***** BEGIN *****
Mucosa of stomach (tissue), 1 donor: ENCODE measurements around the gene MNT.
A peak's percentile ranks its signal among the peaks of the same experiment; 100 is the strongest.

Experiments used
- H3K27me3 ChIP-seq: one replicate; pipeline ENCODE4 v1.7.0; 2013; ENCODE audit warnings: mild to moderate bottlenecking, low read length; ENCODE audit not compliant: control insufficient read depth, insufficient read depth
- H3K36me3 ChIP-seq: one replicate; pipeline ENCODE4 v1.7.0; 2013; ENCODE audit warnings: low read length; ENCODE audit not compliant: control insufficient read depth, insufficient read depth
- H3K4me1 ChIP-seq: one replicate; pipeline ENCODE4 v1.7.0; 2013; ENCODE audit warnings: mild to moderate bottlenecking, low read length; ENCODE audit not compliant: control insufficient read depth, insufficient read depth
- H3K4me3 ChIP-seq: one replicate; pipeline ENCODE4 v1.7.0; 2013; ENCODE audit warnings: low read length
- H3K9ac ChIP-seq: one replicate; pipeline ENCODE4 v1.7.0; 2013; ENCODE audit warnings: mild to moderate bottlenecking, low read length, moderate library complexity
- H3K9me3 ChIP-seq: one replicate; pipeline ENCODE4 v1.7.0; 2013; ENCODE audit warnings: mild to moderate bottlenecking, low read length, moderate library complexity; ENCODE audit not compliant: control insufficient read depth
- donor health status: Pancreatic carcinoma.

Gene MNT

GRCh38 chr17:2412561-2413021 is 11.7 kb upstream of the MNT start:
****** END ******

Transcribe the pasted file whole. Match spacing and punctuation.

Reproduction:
Mucosa of stomach (tissue), 1 donor: ENCODE measurements around the gene MNT.
A peak's percentile ranks its signal among the peaks of the same experiment; 100 is the strongest.

Experiments used
- H3K27me3 ChIP-seq: one replicate; pipeline ENCODE4 v1.7.0; 2013; ENCODE audit warnings: mild to moderate bottlenecking, low read length; ENCODE audit not compliant: control insufficient read depth, insufficient read depth
- H3K36me3 ChIP-seq: one replicate; pipeline ENCODE4 v1.7.0; 2013; ENCODE audit warnings: low read length; ENCODE audit not compliant: control insufficient read depth, insufficient read depth
- H3K4me1 ChIP-seq: one replicate; pipeline ENCODE4 v1.7.0; 2013; ENCODE audit warnings: mild to moderate bottlenecking, low read length; ENCODE audit not compliant: control insufficient read depth, insufficient read depth
- H3K4me3 ChIP-seq: one replicate; pipeline ENCODE4 v1.7.0; 2013; ENCODE audit warnings: low read length
- H3K9ac ChIP-seq: one replicate; pipeline ENCODE4 v1.7.0; 2013; ENCODE audit warnings: mild to moderate bottlenecking, low read length, moderate library complexity
- H3K9me3 ChIP-seq: one replicate; pipeline ENCODE4 v1.7.0; 2013; ENCODE audit warnings: mild to moderate bottlenecking, low read length, moderate library complexity; ENCODE audit not compliant: control insufficient read depth
- donor health status: Pancreatic carcinoma.

Gene MNT

GRCh38 chr17:2412561-2413021 is 11.7 kb upstream of the MNT start: